Anglers must study the 
Wild Fisheries Review

That’s it! The salmon season fizzled out with the Esks roaring down in flood and very little in the way of fishing going on.

Anglers have experienced the worst conditions for years as the lush growth of our summer produced more leaves on the water than anyone can remember.

The last few weeks produced some memorable fish with one of 28lbs at Pert, a fine 26lb specimen at Stracathro and two of 25lb, one at Gallery and one at Pert. And all returned.

Burn House had a fine day of 25 salmon (all but one returned) and on the South Esk Kinnaird and Finavon Castle had their best sport of the year.

The close season will see radical changes to what we are used to, as the Minister Paul Wheelhouse brings forward new regulations to the Scottish Parliament which will, if approved, bring catch and release of spring salmon to all of Scotland’s rivers and all netting banned for whatever the period of conservation is approved.

As it stands at present, the South Esk will have an extra month of conservation over all other rivers and for myself this is at last a recognition of just how fragile the stocks of our river are. I am sure there are many of my fellow anglers very pleased to see such measures being brought forward as that is what we have being calling for, for many years. I would like it to go further and ask for a total ending of all coastal and in river netting - there is no good argument for the harvesting of such fragile stocks.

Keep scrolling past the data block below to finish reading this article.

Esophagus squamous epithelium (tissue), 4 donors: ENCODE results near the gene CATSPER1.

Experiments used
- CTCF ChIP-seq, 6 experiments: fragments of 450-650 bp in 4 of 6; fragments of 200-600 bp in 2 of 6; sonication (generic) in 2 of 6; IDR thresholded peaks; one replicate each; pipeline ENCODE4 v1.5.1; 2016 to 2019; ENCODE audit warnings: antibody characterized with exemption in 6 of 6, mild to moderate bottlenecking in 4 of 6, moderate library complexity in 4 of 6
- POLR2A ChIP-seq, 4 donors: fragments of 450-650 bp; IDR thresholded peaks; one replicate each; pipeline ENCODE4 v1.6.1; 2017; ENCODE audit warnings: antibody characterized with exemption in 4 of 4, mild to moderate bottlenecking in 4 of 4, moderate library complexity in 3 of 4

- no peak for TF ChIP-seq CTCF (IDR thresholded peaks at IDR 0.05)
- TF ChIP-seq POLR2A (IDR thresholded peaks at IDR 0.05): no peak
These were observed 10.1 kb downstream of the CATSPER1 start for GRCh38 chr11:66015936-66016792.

The Wild Fisheries Review is being looked at by all national and local bodies and the reaction is as yet sparse. I myself am not sure that the extreme and radical content is totally required and I am also left with questions which, at the moment, have had no answer.

For example, the local Salmon Fisheries Board in recent years purchased on behalf of the area proprietors the netting stations from the mouth of the South Esk to St Cyrus; just what is going to happen to them? Also the South Esk Improvement Association handed over the netting stations in the basin and south to the Lighthouse at Scurdie Ness. These netting stations are closed down and we need to know that government will see this situation continue.

In the review the old devil called rod licences appears and it seems to be meeting the approval of the Association of Fisheries Boards and The Salmon and Trout Association. These national bodies seem to me to be very out of step with the majority of Scottish Anglers and they would do well to seek the feeling of their grass roots membership. The review also calls for attracting more anglers to Scotland and to encouraging more Scots to take up the sport. Putting further expense on such people before they even cast a line is not the way to go.

My impression at present is that the proposed bill is far too long and contradictory in its content to some extent and I urge all anglers to get a copy and respond to the government. One thing that is sure is that angling in Scotland will never be the same again.

Tight Lines ... Bill Balfour.

PS - Thanks to the many who responded to my last report on river safety, it was very satisfying.